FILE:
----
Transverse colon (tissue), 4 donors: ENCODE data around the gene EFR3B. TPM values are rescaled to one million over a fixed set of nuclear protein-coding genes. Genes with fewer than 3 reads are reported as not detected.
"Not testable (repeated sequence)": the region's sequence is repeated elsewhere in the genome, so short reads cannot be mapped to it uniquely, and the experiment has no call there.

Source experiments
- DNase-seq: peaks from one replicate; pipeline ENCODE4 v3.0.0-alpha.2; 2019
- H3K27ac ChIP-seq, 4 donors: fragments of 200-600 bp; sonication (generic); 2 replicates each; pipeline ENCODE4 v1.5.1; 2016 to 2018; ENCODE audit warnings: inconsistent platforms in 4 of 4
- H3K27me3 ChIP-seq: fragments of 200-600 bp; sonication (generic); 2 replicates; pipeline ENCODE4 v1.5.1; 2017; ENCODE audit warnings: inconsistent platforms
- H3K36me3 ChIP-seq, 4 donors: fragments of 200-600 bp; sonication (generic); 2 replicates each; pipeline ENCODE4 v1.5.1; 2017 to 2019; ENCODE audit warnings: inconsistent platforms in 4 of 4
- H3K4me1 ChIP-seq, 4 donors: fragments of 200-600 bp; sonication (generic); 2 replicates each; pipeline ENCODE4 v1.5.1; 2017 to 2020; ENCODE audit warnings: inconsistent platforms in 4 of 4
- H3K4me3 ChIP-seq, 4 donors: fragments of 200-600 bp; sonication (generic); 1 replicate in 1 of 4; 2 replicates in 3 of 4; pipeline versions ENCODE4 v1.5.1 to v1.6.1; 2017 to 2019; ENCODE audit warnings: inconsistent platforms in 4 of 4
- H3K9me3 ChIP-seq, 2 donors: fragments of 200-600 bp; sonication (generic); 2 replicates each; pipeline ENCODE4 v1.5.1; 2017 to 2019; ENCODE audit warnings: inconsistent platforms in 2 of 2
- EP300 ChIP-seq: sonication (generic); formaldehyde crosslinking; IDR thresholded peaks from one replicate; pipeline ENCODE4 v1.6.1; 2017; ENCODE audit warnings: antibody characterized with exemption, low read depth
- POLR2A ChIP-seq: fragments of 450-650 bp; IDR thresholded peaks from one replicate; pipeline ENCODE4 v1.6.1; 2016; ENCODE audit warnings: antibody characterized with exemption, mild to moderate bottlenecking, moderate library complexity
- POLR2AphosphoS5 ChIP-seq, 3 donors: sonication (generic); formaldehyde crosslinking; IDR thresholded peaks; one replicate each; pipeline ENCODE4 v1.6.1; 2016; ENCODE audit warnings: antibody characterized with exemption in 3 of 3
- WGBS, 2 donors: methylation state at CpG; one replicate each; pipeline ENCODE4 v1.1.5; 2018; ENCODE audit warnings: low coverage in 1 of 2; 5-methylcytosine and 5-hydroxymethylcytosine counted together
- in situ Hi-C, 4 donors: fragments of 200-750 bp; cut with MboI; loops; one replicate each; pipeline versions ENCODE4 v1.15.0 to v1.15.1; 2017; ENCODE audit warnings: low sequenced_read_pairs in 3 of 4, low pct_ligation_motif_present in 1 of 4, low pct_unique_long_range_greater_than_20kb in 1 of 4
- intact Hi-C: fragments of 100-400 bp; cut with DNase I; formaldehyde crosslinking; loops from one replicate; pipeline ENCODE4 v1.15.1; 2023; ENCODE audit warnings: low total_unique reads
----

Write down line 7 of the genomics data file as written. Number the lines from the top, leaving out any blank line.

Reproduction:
- H3K36me3 ChIP-seq, 4 donors: fragments of 200-600 bp; sonication (generic); 2 replicates each; pipeline ENCODE4 v1.5.1; 2017 to 2019; ENCODE audit warnings: inconsistent platforms in 4 of 4